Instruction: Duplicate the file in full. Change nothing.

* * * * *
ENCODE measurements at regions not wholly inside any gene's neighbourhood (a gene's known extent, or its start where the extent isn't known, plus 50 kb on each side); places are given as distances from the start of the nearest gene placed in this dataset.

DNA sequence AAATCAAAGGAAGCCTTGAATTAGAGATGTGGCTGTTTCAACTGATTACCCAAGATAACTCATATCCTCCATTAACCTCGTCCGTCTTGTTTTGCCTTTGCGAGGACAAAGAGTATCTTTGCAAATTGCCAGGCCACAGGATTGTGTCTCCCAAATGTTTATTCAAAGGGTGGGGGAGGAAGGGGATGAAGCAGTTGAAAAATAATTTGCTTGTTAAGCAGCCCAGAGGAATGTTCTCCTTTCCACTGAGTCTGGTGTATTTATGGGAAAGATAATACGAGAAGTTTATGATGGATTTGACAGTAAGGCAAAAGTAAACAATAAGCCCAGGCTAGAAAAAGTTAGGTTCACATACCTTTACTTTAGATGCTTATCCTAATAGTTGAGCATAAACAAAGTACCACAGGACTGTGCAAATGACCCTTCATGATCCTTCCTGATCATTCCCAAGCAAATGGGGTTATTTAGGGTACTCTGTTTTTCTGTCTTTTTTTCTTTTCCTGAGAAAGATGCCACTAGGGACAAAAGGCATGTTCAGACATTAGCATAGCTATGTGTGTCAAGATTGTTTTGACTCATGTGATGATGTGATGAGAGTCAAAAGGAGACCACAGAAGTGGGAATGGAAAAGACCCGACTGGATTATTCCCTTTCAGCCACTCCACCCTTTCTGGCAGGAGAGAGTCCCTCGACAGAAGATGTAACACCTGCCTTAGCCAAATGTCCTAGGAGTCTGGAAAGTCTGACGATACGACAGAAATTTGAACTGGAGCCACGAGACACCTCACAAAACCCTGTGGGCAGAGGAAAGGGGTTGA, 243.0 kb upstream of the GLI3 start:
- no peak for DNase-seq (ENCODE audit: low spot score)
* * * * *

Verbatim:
ENCODE measurements at regions not wholly inside any gene's neighbourhood (a gene's known extent, or its start where the extent isn't known, plus 50 kb on each side); places are given as distances from the start of the nearest gene placed in this dataset.

DNA sequence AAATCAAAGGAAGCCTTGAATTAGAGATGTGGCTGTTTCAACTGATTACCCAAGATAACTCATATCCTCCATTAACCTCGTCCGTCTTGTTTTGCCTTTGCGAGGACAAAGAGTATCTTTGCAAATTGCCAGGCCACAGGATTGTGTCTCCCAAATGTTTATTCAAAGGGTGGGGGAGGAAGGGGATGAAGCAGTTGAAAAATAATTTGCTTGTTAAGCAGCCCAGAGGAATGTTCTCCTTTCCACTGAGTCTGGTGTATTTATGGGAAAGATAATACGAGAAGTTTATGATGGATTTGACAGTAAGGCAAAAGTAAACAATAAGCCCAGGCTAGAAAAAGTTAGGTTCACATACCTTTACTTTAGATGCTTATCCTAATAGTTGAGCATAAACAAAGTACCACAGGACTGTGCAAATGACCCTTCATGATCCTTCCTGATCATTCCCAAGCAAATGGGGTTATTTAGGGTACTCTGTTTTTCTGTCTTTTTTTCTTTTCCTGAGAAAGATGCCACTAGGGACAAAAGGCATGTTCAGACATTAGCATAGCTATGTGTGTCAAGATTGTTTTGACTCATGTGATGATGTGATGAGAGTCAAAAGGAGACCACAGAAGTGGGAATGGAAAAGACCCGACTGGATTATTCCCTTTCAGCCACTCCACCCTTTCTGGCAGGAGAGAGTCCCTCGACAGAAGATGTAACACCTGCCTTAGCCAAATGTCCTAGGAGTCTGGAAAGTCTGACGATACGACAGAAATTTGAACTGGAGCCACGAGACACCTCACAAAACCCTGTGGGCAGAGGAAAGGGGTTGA, 243.0 kb upstream of the GLI3 start:
- no peak for DNase-seq (ENCODE audit: low spot score)